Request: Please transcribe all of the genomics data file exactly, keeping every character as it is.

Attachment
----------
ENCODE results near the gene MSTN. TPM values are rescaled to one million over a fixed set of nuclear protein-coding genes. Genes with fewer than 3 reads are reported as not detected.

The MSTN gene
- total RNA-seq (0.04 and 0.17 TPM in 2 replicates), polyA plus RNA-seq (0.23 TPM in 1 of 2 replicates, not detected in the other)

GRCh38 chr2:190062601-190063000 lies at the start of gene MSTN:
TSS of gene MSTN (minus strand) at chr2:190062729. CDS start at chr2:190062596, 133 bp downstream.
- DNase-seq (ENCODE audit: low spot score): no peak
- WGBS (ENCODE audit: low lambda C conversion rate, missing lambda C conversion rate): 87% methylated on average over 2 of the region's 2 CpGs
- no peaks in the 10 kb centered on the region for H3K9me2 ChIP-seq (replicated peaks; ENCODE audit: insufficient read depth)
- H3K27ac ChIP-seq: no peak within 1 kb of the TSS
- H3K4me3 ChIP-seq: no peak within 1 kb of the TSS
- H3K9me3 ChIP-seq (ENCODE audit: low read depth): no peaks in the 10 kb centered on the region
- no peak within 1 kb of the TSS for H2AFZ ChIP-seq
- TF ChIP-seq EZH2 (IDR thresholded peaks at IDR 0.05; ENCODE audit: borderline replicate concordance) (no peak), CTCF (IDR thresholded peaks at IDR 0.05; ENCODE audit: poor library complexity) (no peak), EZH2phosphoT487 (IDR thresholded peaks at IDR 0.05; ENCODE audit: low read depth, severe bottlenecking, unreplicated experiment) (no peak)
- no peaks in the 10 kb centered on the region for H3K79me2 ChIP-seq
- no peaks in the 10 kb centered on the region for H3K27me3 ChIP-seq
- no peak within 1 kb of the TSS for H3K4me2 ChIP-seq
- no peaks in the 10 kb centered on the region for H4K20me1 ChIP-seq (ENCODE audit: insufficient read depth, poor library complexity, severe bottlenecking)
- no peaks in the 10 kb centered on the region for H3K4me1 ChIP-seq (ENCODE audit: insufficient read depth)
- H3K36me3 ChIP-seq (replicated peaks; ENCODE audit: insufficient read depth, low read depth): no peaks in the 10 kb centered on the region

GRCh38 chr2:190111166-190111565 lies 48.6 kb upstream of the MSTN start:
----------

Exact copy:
ENCODE results near the gene MSTN. TPM values are rescaled to one million over a fixed set of nuclear protein-coding genes. Genes with fewer than 3 reads are reported as not detected.

The MSTN gene
- total RNA-seq (0.04 and 0.17 TPM in 2 replicates), polyA plus RNA-seq (0.23 TPM in 1 of 2 replicates, not detected in the other)

GRCh38 chr2:190062601-190063000 lies at the start of gene MSTN:
TSS of gene MSTN (minus strand) at chr2:190062729. CDS start at chr2:190062596, 133 bp downstream.
- DNase-seq (ENCODE audit: low spot score): no peak
- WGBS (ENCODE audit: low lambda C conversion rate, missing lambda C conversion rate): 87% methylated on average over 2 of the region's 2 CpGs
- no peaks in the 10 kb centered on the region for H3K9me2 ChIP-seq (replicated peaks; ENCODE audit: insufficient read depth)
- H3K27ac ChIP-seq: no peak within 1 kb of the TSS
- H3K4me3 ChIP-seq: no peak within 1 kb of the TSS
- H3K9me3 ChIP-seq (ENCODE audit: low read depth): no peaks in the 10 kb centered on the region
- no peak within 1 kb of the TSS for H2AFZ ChIP-seq
- TF ChIP-seq EZH2 (IDR thresholded peaks at IDR 0.05; ENCODE audit: borderline replicate concordance) (no peak), CTCF (IDR thresholded peaks at IDR 0.05; ENCODE audit: poor library complexity) (no peak), EZH2phosphoT487 (IDR thresholded peaks at IDR 0.05; ENCODE audit: low read depth, severe bottlenecking, unreplicated experiment) (no peak)
- no peaks in the 10 kb centered on the region for H3K79me2 ChIP-seq
- no peaks in the 10 kb centered on the region for H3K27me3 ChIP-seq
- no peak within 1 kb of the TSS for H3K4me2 ChIP-seq
- no peaks in the 10 kb centered on the region for H4K20me1 ChIP-seq (ENCODE audit: insufficient read depth, poor library complexity, severe bottlenecking)
- no peaks in the 10 kb centered on the region for H3K4me1 ChIP-seq (ENCODE audit: insufficient read depth)
- H3K36me3 ChIP-seq (replicated peaks; ENCODE audit: insufficient read depth, low read depth): no peaks in the 10 kb centered on the region

GRCh38 chr2:190111166-190111565 lies 48.6 kb upstream of the MSTN start: